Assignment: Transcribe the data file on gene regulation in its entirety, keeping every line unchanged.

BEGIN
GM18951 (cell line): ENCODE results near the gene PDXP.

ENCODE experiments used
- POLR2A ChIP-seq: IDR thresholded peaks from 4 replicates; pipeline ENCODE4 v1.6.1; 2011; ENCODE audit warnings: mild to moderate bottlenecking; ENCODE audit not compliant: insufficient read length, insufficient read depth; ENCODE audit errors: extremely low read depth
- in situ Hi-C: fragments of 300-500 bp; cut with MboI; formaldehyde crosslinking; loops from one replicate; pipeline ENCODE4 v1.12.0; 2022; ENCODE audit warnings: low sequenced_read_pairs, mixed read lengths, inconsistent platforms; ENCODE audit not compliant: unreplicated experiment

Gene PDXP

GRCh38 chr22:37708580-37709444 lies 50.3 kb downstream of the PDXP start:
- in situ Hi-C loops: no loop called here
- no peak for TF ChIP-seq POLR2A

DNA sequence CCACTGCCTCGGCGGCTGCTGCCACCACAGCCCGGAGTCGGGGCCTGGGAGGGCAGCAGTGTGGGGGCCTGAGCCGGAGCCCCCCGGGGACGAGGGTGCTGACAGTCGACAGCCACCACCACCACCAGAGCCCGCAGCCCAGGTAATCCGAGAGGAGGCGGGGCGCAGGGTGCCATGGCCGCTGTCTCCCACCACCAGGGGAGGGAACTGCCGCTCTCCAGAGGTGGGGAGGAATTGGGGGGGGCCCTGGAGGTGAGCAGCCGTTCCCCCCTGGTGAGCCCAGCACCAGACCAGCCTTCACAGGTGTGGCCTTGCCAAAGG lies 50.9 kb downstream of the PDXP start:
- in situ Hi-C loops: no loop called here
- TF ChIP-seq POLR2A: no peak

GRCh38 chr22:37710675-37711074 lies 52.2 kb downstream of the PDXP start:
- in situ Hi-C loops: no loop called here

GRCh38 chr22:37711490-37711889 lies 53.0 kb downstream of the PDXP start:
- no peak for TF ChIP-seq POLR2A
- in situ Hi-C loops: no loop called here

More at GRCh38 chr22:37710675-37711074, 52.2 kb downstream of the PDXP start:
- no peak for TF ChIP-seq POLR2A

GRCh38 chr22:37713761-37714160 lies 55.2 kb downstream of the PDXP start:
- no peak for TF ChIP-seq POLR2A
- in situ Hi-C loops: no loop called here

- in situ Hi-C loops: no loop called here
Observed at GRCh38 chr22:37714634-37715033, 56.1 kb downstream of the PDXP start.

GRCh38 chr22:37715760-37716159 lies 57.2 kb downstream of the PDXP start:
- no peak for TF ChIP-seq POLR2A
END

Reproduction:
GM18951 (cell line): ENCODE results near the gene PDXP.

ENCODE experiments used
- POLR2A ChIP-seq: IDR thresholded peaks from 4 replicates; pipeline ENCODE4 v1.6.1; 2011; ENCODE audit warnings: mild to moderate bottlenecking; ENCODE audit not compliant: insufficient read length, insufficient read depth; ENCODE audit errors: extremely low read depth
- in situ Hi-C: fragments of 300-500 bp; cut with MboI; formaldehyde crosslinking; loops from one replicate; pipeline ENCODE4 v1.12.0; 2022; ENCODE audit warnings: low sequenced_read_pairs, mixed read lengths, inconsistent platforms; ENCODE audit not compliant: unreplicated experiment

Gene PDXP

GRCh38 chr22:37708580-37709444 lies 50.3 kb downstream of the PDXP start:
- in situ Hi-C loops: no loop called here
- no peak for TF ChIP-seq POLR2A

DNA sequence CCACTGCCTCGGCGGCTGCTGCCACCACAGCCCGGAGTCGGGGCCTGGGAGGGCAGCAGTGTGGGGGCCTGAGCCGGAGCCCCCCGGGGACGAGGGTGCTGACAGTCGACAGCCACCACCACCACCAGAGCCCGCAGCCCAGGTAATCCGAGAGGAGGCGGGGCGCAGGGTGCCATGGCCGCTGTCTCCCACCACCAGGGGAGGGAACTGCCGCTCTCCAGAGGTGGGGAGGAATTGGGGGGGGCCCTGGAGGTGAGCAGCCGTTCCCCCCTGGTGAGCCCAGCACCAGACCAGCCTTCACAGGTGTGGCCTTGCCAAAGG lies 50.9 kb downstream of the PDXP start:
- in situ Hi-C loops: no loop called here
- TF ChIP-seq POLR2A: no peak

GRCh38 chr22:37710675-37711074 lies 52.2 kb downstream of the PDXP start:
- in situ Hi-C loops: no loop called here

GRCh38 chr22:37711490-37711889 lies 53.0 kb downstream of the PDXP start:
- no peak for TF ChIP-seq POLR2A
- in situ Hi-C loops: no loop called here

More at GRCh38 chr22:37710675-37711074, 52.2 kb downstream of the PDXP start:
- no peak for TF ChIP-seq POLR2A

GRCh38 chr22:37713761-37714160 lies 55.2 kb downstream of the PDXP start:
- no peak for TF ChIP-seq POLR2A
- in situ Hi-C loops: no loop called here

- in situ Hi-C loops: no loop called here
Observed at GRCh38 chr22:37714634-37715033, 56.1 kb downstream of the PDXP start.

GRCh38 chr22:37715760-37716159 lies 57.2 kb downstream of the PDXP start:
- no peak for TF ChIP-seq POLR2A